Understanding overactive bladder and urgency incontinence: what does the brain have to do with it?

Understanding the pathophysiologic mechanisms responsible for overactive bladder (OAB) and urgency urinary incontinence (UUI) is critical to advancing the treatment options available to men and women with this prevalent and bothersome condition. Development of novel technologies and advanced functional neuroimaging modalities has provided us with new information to support and refine existing mechanistic theories. Emerging research on central pathophysiologic mechanisms of OAB from functional magnetic resonance imaging may provide new targets for therapeutic interventions and opens the door for novel treatment strategies. Several regions of interest-specifically the anterior cingulate gyrus, insula, and frontal cortices-have been implicated as areas of activation in women with OAB, suggesting a neural correlate of the experience of urgency. The cerebellum and parietal lobe have demonstrated increased activation during inhibition of voiding, and increased connectivity between the cerebellum and parietal lobe and the right insula and anterior cingulate gyrus has been demonstrated in women with UUI compared with controls. Evolving literature is beginning to shed light on the prerequisite effective connections between regions of interest in the healthy bladder and negative connectivity in OAB and UUI. Precision medicine with individualized care pathways may better select available treatment modalities for rightful recipients, thus improving efficacy with prescribed treatment approaches and adherence to therapy.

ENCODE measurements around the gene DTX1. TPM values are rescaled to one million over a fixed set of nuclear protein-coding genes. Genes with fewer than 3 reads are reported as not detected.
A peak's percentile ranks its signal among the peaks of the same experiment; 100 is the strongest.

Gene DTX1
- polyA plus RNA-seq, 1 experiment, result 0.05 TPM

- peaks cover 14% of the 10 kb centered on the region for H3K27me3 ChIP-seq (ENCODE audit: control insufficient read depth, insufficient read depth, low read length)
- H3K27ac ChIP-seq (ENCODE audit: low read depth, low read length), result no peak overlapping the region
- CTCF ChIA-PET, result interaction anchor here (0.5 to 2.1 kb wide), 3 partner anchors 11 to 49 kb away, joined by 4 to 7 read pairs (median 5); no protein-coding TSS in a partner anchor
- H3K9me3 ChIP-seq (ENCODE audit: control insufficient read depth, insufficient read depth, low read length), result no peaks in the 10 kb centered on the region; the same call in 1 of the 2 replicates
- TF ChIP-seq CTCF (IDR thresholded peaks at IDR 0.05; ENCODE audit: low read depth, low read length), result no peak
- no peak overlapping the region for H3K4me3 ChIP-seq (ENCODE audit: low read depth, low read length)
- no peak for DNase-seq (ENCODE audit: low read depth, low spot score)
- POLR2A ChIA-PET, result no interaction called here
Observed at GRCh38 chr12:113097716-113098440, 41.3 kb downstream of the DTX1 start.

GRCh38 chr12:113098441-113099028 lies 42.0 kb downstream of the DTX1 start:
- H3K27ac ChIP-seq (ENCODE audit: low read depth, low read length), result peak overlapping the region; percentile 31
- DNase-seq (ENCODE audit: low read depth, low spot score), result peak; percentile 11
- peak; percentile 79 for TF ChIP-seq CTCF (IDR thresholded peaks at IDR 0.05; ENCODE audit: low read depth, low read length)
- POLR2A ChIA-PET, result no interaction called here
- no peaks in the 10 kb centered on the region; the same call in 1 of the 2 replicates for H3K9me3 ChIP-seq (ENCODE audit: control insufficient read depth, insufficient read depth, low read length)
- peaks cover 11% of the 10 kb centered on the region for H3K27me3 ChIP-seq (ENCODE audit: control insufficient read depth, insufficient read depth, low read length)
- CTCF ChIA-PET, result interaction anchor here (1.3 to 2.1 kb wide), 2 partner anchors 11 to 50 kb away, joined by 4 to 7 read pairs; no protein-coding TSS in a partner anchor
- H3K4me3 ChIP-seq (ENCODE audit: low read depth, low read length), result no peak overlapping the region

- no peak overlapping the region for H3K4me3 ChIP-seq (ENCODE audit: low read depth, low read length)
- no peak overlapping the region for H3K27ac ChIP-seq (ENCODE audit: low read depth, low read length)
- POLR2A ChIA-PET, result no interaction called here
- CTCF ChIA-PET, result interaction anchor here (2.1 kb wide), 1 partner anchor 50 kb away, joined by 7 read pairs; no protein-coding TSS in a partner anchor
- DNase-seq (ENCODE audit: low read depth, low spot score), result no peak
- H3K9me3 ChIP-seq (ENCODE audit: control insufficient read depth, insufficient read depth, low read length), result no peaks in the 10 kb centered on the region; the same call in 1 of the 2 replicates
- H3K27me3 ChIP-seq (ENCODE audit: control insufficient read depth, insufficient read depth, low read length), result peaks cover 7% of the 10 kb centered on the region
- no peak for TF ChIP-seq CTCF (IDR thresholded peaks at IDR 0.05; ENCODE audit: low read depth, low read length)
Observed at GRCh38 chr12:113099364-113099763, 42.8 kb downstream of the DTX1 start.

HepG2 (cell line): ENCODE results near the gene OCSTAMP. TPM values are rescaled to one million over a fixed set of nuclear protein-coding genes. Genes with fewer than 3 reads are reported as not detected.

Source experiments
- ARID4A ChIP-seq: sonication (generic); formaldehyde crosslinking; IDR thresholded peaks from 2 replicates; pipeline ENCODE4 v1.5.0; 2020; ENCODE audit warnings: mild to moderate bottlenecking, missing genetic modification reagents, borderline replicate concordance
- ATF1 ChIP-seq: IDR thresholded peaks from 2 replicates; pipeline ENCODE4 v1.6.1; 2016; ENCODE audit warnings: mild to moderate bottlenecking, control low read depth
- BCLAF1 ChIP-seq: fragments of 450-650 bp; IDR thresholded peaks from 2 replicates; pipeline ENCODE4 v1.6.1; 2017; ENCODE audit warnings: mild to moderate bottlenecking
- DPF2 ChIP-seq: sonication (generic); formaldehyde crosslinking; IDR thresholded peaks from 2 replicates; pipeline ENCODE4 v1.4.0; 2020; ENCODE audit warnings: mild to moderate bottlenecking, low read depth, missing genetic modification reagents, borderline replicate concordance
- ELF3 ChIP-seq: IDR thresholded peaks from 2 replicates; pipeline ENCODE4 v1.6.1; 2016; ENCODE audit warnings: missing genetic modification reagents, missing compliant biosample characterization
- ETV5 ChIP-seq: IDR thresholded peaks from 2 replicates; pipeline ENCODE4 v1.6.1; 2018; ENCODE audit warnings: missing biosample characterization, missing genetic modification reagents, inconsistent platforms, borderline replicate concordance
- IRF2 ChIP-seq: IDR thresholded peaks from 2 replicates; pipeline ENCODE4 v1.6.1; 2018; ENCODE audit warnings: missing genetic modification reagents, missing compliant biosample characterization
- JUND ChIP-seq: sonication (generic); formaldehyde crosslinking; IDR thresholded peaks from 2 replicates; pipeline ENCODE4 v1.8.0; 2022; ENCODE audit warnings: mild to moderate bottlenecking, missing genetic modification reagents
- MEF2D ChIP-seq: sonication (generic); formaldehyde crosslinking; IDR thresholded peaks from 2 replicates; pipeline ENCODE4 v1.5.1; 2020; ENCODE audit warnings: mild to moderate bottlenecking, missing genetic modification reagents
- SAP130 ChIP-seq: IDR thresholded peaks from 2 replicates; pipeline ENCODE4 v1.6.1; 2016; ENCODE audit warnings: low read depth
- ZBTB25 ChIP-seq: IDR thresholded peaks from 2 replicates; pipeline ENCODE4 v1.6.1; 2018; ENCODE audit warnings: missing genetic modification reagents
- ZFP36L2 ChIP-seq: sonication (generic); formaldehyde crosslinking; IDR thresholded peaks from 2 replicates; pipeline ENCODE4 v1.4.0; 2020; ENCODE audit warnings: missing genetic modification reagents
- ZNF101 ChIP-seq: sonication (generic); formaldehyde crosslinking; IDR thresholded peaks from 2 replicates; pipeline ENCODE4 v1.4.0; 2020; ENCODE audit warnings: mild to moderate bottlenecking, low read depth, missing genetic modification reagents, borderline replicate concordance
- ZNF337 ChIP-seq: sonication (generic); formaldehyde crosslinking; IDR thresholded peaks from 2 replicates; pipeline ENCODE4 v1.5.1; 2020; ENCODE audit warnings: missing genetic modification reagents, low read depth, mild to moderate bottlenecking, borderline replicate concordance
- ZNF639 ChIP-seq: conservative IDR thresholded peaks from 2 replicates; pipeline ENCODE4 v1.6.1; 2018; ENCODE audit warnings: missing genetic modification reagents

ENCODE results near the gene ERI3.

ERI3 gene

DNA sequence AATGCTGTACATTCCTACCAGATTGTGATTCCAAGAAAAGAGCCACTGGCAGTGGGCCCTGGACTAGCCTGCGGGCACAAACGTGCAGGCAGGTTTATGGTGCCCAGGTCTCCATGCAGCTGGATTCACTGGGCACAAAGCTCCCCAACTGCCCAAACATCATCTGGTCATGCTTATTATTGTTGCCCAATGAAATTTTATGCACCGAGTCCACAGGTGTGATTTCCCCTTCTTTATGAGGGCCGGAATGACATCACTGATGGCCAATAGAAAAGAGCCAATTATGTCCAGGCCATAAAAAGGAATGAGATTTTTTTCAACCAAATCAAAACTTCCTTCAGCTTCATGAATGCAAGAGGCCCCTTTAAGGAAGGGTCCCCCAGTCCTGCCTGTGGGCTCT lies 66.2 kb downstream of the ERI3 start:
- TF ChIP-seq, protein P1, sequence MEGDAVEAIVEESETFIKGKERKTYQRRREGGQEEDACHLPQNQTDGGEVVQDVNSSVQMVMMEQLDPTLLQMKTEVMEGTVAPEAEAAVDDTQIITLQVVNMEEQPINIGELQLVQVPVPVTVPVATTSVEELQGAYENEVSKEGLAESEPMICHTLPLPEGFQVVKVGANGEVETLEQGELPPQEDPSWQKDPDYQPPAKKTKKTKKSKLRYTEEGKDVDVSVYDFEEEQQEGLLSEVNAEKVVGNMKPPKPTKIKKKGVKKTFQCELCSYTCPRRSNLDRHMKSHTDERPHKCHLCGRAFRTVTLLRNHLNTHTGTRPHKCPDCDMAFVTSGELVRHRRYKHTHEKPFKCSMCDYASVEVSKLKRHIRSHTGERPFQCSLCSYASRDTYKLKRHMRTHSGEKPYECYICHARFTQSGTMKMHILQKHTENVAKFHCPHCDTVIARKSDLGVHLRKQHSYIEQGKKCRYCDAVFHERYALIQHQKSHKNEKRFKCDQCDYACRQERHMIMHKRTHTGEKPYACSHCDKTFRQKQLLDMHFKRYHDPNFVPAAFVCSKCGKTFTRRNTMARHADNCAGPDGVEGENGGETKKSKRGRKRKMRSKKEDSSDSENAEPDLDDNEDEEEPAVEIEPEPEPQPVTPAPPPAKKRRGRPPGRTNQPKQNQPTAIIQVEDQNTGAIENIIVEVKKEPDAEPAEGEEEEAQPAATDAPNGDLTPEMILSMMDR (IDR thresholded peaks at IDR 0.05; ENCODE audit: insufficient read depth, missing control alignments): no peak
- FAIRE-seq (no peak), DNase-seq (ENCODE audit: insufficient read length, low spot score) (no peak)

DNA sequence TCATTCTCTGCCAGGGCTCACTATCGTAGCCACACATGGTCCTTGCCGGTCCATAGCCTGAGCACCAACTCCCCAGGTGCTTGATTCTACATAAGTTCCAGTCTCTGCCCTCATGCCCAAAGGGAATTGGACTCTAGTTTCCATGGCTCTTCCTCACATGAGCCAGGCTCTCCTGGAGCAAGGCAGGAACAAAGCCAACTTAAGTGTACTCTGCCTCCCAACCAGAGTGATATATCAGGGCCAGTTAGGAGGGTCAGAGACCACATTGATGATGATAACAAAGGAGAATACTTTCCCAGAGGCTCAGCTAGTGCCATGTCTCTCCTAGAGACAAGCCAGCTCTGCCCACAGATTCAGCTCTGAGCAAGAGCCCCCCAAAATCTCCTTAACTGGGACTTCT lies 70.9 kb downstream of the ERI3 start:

F1000Research. 2018 Nov 29*** epublish ***

Ariana L Smith

Division of Urology, University of Pennsylvania , Philadelphia, PA, USA.

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